Most drawings these days are in colour. This doesn’t really change much of your workflow or the principles behind the drawing, but it does require learning some colour theory, and how it interacts with shading your drawing.
I strongly suggest reading the Colour Theory course. If you already have lots of knowledge about colours, read on! I won’t use a lot of that colour theory here, but I do use basic concepts you need to be familiar with.
To shade using colours, a colour palette of 5 colours is usually established. In the centre of the palette, there’s the base colour, which is the average or expected colour of the object. For example, an orange has base colour orange, while an apple (most of the time) has base colour red.
To the left of this base colour, we use two shading tones. The lighter one is for soft edges or reflected shadows, while the darkest colour is used for the darkest parts. Shading tones are acquired by lowering the brightness and saturation of the base colour.
To the right of this base colour, we use two highlighting tones. The lightest should be reserved for the actual spot where light hits an object, while the other should be used around it to make the transition to base colour smooth. Highlighting tones are acquired by raising the brightness and lowering the saturation.
Additionally, sometimes the hue of shadow tones is shifted to cooler colours (such as blue or purple), and the hue of highlighting tones to warmer colours (such as red or orange).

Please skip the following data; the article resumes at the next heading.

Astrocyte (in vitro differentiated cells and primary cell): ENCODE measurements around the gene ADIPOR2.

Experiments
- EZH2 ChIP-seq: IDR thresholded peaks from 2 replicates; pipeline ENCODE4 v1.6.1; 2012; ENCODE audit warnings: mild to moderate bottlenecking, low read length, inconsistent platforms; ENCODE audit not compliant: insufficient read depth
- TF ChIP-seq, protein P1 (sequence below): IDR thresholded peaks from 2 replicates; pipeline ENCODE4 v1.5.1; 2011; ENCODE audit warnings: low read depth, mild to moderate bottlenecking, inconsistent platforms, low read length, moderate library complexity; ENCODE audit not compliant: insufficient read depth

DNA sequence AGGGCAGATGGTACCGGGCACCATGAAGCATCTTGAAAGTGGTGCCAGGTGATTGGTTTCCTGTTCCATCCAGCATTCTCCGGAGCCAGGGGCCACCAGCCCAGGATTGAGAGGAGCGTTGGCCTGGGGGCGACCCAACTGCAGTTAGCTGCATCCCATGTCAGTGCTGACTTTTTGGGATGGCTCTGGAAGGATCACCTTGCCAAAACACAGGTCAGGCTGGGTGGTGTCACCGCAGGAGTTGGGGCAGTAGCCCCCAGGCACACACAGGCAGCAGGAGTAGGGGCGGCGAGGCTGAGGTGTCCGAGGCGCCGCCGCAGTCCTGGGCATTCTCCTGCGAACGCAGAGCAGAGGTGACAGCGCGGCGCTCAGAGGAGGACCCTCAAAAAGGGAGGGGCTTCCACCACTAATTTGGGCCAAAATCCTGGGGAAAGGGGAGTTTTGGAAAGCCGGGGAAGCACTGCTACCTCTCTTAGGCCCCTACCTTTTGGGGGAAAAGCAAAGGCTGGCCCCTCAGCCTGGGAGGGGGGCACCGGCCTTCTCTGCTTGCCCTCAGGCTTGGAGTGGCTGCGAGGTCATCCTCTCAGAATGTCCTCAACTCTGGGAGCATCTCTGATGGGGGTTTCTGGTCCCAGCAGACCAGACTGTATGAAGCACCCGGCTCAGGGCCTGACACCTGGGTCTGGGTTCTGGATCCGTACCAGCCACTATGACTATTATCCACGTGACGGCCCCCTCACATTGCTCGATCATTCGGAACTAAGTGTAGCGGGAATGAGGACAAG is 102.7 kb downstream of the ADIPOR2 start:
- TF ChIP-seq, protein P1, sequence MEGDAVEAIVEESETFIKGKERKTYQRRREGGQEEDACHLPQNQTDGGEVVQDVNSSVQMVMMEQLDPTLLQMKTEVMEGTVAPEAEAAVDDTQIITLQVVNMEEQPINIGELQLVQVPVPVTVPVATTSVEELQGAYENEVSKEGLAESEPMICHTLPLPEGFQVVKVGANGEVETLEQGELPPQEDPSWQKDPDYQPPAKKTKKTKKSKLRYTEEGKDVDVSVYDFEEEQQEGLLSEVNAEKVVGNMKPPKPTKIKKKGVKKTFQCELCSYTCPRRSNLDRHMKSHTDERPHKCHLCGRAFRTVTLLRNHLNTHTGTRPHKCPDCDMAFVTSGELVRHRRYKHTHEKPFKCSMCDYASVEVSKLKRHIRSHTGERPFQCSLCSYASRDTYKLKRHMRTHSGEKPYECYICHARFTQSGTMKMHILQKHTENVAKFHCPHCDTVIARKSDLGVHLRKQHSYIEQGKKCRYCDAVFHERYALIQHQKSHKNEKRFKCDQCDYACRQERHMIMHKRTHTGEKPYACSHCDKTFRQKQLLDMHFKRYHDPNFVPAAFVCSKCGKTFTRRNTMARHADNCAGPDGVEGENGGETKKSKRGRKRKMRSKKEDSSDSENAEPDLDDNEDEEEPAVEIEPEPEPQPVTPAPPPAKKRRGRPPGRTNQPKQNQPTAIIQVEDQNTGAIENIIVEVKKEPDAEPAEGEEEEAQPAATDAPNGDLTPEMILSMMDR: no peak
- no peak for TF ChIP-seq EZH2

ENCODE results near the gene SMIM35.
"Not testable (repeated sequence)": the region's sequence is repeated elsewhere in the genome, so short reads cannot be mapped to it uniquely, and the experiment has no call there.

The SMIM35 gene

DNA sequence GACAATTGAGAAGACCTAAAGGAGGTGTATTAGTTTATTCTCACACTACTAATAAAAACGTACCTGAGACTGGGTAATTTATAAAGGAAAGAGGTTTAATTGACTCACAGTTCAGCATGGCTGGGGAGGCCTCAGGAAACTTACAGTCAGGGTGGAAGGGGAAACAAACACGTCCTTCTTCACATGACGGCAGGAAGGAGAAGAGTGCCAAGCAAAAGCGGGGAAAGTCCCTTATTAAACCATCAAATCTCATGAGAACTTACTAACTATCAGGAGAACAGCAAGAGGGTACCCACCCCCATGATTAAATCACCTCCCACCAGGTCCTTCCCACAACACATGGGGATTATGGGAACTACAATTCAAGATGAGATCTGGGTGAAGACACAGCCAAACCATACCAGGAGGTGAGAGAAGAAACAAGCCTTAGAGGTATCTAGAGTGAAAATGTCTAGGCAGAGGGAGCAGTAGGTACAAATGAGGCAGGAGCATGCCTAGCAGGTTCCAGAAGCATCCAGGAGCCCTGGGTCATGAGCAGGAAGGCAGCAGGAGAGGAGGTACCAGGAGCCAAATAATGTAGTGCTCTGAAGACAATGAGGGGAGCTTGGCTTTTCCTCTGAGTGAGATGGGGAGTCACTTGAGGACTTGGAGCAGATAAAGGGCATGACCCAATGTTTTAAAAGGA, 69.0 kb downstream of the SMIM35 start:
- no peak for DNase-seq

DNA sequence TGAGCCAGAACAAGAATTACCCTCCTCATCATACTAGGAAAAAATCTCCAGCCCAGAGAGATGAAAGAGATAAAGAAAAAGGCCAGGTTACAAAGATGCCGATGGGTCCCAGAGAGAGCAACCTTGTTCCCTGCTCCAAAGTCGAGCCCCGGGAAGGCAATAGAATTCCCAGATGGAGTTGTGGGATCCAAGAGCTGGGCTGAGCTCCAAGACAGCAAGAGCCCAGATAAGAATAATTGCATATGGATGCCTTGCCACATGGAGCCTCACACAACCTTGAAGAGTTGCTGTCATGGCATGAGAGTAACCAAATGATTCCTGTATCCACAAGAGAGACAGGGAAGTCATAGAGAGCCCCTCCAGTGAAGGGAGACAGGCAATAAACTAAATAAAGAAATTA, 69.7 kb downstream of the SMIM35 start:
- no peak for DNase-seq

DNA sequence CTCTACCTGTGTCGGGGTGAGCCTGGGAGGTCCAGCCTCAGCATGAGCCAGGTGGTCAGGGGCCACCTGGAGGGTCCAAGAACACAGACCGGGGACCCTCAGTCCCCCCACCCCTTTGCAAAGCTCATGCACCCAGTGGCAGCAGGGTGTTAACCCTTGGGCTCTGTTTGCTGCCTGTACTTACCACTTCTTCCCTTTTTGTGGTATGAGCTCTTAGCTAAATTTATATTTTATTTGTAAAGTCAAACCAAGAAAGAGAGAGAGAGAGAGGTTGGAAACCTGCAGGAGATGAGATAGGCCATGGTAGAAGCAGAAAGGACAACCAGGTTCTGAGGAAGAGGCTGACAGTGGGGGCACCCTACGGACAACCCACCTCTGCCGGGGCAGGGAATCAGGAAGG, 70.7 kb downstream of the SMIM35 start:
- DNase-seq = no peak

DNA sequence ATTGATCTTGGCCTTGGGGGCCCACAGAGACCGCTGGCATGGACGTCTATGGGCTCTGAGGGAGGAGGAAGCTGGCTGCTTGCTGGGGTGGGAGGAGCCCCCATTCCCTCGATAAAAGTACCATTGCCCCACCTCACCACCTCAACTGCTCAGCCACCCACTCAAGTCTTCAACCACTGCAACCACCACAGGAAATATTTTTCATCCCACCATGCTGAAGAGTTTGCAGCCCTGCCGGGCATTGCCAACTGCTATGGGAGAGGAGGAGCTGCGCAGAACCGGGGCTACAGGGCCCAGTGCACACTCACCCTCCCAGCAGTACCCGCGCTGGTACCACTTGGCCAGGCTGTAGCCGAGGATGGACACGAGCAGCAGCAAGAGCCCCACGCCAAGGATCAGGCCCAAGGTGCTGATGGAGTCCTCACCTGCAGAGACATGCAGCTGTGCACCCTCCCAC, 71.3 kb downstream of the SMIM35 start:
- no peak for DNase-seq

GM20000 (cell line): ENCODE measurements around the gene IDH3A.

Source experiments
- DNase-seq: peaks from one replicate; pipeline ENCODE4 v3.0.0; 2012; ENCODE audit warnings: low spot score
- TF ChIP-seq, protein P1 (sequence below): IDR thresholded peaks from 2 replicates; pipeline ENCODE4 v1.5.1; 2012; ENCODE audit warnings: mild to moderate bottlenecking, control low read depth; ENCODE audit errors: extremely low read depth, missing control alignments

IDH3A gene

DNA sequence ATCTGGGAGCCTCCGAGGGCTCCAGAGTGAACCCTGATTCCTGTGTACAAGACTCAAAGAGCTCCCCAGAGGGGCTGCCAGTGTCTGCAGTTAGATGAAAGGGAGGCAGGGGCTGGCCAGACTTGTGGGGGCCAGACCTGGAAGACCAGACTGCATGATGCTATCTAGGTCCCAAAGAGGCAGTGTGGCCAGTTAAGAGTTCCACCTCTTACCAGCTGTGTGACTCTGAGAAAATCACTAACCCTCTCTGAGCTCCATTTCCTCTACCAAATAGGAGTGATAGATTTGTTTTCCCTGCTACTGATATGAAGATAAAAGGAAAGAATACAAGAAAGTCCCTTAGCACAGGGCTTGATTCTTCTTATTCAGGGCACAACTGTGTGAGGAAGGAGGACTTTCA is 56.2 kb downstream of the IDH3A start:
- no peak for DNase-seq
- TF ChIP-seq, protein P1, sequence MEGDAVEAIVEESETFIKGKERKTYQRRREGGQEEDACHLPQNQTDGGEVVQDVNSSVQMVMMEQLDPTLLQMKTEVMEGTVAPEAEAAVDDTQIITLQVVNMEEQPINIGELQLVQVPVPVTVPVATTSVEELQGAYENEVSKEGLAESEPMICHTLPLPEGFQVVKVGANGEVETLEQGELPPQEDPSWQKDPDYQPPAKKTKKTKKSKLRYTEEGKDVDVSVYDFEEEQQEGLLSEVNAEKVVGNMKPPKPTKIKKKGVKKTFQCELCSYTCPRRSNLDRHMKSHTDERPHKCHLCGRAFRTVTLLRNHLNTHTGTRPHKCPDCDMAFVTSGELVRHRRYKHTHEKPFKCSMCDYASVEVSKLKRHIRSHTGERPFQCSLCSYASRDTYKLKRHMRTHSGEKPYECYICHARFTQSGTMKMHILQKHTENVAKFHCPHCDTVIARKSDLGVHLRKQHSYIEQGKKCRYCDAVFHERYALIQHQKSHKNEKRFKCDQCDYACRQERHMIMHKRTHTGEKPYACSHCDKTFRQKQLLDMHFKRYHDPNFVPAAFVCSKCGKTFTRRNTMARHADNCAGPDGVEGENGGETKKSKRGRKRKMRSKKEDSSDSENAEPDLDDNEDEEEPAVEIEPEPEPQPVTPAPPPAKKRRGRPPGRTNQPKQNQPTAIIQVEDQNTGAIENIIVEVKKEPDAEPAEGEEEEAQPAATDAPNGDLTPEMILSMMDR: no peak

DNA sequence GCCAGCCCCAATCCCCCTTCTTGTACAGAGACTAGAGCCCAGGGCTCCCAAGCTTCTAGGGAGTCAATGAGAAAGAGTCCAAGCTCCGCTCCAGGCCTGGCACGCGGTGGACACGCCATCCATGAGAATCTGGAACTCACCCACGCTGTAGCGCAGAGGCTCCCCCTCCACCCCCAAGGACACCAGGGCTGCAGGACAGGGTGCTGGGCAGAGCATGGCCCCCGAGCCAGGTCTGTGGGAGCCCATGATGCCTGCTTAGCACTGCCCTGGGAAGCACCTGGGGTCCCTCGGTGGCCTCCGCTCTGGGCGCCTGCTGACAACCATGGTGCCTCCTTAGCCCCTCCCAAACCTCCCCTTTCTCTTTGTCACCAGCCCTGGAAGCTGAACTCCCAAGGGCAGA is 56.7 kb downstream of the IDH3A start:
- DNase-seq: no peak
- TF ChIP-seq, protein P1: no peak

The big takeaway from this is that shadows are actually rarely solid black or grey, but also that the colour of the shadow on an object depends on its base colour. For example, a cast shadow from a green object onto a brown floor, is a dark brown colour. The shadow is a result of light not reaching some spots of the floor, not the object’s colour somehow interacting with it.
On the other hand, highlights are a result of light, which means that if you place a green and blue object next to each other, they will have spots of reflected light on them, coloured as a mixture of green and blue.
Overall Use of Colour
Essentially, everything needs to be shaded, which means establishing such a colour palette for each object would seem ideal. Most of the time, however, using lots of different colours turns your drawing into a mess, and isn’t realistic at all.
Instead, establish a 5-colour palette for your entire drawing. These can be completely unrelated colours, as long as they look good together. All the same, however, you’ll need lighter and darker variations for lots of different objects, but the important thing is that we can now use those five colours we already have as a starting point.
Even when on a computer, achieving good colours is still best done the old way: by mixing colours.
If you want a darker version, add black to the colour. If you want a lighter version, add white to the colour. If multiple objects in your scene are interacting, mix their colours to get the right highlights and reflected lights.
Give yourself a start and end colour, and mix them to achieve a nice transition between them. Note that this can be done with any tools you like, such as colouring pencils, paint, or simulated using software on the computer.